Monday, June 15, 2015

Loyola To Offer Free Exams As Part of National Prostate Cancer Awareness Month in September

Confidential screenings will include blood tests and exams by a Loyola urologist

MAYWOOD, Ill. -- More than 55 million American men are at risk for developing prostate cancer, according to the American Cancer Society.

This year more than 27,000 men are expected to die of the disease, which is the second-leading cause of cancer death in men.

"Fortunately, caught early enough prostate cancer is highly treatable," said urologist Dr. Robert C. Flanigan, chairman, Department of Urology, Loyola University Medical Center. "Early detection can dramatically increase the chances of surviving prostate cancer. All men should be screened for prostate cancer every year after age 50 – even earlier if they are African Americans, who have the highest rate of the disease and the lowest rate of survival."

As part of National Prostate Cancer Awareness Month, Loyola University Medical Center will join with hospitals across the nation to offer free prostate cancer screenings. The screenings will take place from 3-7 p.m., Wednesday, Sept. 8, at the Cardinal Bernardin Cancer Center, 2160 S. First Ave., Maywood.

The screenings will be confidential and will include blood tests and exams by board-certified urologists. Participants will be notified of the results of their blood tests by mail. If your test is abnormal, Loyola medical staff will contact you by phone to arrange additional care.

The prostate is the gland below a man’s bladder that produces fluid for semen. Prostate cancer ranks only behind skin cancer as the most common type of cancer found in American men. It is rare in men younger than 40. Symptoms include:

* Difficulty in beginning urination * Weak or interrupted flow of urine. * Difficulty in emptying the bladder * Frequent urination, especially at night. * Pain or burning during urination. * Blood in the urine or semen. * Pain in the back, hips or pelvis that doesn't go away. * Painful ejaculation.

Appointment times are limited and registration is required. Call (888) LUHS-888. Parking is available in the parking lot of the Cardinal Bernardin Cancer Center. Self-parking is $5. Valet parking is $6. The screening is not recommended for men currently under the care of an urologist.

About Loyola University Health System

Loyola University Health System (LUHS) is part of Trinity Health. Based in the western suburbs of Chicago, LUHS is a quaternary care system with a 61-acre main medical center campus, the 36-acre Gottlieb Memorial Hospital campus and more than 30 primary and specialty care facilities in Cook, Will and DuPage counties. Loyola University Medical Center’s campus is conveniently located in Maywood, 13 miles west of Chicago’s Loop and 8 miles east of Oak Brook, Ill. At the heart of the medical center campus is a 559-licensed-bed hospital that houses a Level 1 Trauma Center, a Burn Center and the Ronald McDonald® Children's Hospital of Loyola University Medical Center. Also on campus are the Cardinal Bernardin Cancer Center, Loyola Outpatient Center, Center for Heart & Vascular Medicine and Loyola Oral Health Center as well as Loyola University Chicago Stritch School of Medicine, Loyola University Chicago Marcella Niehoff School of Nursing and the Loyola Center for Fitness. Loyola's Gottlieb campus in Melrose Park includes the 255-licensed-bed community hospital, the Professional Office Building housing 150 private practice clinics, the Adult Day Care, the Gottlieb Center for Fitness, Loyola Center for Metabolic Surgery and Bariatric Care and the Loyola Cancer Care & Research at the Marjorie G. Weinberg Cancer Center at Melrose Park.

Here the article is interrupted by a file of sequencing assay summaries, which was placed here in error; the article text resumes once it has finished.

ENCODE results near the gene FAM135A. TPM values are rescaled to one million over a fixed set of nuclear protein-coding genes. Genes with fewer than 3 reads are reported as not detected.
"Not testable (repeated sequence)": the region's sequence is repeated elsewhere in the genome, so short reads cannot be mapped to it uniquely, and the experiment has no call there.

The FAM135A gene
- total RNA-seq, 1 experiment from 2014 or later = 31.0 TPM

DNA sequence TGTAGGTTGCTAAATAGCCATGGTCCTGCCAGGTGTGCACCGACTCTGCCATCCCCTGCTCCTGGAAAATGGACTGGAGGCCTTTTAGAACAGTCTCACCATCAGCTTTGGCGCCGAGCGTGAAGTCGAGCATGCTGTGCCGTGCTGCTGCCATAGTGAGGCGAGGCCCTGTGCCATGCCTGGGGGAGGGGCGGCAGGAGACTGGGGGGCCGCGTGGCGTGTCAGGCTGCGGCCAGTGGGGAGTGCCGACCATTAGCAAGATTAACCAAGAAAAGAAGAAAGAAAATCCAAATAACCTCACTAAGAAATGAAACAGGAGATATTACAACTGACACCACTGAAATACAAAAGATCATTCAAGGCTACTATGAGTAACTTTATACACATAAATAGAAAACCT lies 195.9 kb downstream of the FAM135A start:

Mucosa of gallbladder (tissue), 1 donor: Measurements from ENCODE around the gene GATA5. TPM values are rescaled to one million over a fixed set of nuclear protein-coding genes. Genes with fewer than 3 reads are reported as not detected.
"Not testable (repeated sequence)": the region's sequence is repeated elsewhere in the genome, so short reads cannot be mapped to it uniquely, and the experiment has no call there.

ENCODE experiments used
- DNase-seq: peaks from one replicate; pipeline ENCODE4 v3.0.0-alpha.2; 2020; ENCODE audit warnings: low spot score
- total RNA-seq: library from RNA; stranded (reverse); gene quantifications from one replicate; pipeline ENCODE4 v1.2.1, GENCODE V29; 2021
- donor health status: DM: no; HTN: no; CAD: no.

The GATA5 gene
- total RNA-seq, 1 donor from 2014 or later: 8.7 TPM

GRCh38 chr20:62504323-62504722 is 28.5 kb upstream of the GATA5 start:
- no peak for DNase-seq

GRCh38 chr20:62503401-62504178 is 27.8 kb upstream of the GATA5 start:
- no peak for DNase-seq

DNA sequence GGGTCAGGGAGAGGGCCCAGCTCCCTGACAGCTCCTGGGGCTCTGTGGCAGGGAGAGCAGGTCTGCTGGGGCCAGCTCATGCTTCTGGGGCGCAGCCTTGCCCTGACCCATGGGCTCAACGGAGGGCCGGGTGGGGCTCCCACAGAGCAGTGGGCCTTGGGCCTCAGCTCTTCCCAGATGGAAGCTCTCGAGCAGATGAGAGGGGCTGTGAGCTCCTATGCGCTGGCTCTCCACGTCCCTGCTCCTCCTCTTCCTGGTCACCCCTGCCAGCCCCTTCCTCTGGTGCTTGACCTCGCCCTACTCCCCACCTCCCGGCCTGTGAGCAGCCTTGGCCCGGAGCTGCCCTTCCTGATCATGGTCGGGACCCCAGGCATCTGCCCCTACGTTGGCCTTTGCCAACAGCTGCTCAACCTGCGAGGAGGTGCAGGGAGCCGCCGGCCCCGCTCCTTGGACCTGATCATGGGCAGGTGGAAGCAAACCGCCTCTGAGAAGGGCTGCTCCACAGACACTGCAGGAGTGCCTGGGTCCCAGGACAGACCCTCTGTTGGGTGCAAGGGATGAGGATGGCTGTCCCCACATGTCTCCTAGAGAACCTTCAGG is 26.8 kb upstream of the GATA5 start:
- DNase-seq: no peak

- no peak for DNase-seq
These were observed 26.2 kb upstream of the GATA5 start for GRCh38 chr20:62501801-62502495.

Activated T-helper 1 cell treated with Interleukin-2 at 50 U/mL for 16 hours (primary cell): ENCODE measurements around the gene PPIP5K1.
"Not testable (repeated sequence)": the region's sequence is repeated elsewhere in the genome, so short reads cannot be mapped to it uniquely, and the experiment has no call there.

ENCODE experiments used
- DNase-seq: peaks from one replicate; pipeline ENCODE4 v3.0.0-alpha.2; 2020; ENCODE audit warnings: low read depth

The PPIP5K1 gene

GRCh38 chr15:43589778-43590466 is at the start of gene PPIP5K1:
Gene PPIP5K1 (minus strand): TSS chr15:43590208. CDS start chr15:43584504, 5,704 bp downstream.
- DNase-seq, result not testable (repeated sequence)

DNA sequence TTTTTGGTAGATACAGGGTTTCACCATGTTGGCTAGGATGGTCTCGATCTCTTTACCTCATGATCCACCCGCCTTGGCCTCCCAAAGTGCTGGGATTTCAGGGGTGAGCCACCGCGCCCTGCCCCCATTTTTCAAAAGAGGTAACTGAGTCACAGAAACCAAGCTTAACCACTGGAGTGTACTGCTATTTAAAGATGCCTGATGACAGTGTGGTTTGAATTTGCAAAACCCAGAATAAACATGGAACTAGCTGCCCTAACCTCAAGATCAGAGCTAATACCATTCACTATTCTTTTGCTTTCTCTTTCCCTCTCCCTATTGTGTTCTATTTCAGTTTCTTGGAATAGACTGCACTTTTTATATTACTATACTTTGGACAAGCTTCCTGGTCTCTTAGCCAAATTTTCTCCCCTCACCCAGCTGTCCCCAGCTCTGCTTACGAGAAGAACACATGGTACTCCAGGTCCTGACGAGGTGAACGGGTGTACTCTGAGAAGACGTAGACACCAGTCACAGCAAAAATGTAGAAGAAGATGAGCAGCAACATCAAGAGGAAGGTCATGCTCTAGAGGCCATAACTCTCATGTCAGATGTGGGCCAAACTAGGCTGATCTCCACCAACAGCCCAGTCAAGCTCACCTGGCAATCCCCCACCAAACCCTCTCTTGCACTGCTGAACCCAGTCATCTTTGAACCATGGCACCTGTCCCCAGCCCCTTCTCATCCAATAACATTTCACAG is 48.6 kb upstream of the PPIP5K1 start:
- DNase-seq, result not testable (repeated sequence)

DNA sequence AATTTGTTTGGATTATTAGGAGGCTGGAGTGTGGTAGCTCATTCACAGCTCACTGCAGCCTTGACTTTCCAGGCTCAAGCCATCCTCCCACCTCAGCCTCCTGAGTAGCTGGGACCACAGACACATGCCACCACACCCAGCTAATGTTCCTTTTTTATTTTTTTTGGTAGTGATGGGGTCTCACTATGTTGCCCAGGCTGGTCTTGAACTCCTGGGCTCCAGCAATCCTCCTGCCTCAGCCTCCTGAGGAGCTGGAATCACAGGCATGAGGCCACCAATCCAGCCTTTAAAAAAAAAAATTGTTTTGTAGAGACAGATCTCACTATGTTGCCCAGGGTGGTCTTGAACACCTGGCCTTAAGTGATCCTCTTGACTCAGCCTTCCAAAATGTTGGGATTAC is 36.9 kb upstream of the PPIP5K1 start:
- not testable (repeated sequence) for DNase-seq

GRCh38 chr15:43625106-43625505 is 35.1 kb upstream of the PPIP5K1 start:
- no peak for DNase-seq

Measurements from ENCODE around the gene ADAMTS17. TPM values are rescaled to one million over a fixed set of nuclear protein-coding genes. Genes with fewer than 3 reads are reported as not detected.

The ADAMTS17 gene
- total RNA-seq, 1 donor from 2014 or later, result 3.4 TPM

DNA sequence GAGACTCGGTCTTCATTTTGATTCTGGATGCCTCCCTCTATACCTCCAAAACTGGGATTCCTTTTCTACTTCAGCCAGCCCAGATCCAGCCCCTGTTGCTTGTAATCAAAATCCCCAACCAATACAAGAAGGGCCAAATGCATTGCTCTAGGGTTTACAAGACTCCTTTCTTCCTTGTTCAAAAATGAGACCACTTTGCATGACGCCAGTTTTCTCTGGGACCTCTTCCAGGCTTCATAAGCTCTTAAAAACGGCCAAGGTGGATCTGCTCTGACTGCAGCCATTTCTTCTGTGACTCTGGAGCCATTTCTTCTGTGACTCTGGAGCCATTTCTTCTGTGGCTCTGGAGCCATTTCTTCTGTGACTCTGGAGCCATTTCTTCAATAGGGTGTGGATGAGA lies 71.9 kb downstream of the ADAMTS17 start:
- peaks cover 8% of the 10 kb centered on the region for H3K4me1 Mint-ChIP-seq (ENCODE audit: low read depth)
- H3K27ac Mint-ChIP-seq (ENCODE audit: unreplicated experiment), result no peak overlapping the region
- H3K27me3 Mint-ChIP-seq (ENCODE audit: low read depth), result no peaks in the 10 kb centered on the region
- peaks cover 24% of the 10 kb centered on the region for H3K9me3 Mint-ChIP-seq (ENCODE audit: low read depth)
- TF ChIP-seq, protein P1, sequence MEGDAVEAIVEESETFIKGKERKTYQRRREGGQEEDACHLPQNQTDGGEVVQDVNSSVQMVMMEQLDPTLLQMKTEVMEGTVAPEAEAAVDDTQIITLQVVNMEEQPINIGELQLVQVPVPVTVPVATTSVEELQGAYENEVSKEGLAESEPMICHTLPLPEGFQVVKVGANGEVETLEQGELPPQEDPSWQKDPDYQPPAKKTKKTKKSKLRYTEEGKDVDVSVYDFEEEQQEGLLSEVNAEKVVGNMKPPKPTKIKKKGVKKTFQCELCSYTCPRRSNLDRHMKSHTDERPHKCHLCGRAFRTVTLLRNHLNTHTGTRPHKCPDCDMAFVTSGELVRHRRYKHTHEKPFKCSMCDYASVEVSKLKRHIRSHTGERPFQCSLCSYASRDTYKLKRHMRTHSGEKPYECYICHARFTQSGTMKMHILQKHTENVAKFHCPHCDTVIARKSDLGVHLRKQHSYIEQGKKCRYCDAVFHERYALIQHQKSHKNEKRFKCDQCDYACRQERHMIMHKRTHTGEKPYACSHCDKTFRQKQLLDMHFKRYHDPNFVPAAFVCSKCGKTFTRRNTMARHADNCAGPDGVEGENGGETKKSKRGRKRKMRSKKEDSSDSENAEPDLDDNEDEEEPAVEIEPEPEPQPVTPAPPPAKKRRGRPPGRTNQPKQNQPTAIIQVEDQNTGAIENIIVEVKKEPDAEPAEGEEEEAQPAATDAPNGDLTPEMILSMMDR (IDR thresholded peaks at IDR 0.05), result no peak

Trinity Health is a national Catholic health system with an enduring legacy and a steadfast mission to be a transforming and healing presence within the communities we serve. Trinity is committed to being a people-centered health care system that enables better health, better care and lower costs. Trinity Health has 88 hospitals and hundreds of continuing care facilities, home care agencies and outpatient centers in 21 states and 119,000 employees.